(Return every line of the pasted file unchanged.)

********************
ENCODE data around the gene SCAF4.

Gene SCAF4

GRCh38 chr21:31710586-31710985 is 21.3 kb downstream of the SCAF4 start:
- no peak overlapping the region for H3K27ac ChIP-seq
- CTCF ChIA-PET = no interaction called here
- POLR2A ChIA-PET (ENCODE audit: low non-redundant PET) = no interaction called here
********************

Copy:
ENCODE data around the gene SCAF4.

Gene SCAF4

GRCh38 chr21:31710586-31710985 is 21.3 kb downstream of the SCAF4 start:
- no peak overlapping the region for H3K27ac ChIP-seq
- CTCF ChIA-PET = no interaction called here
- POLR2A ChIA-PET (ENCODE audit: low non-redundant PET) = no interaction called here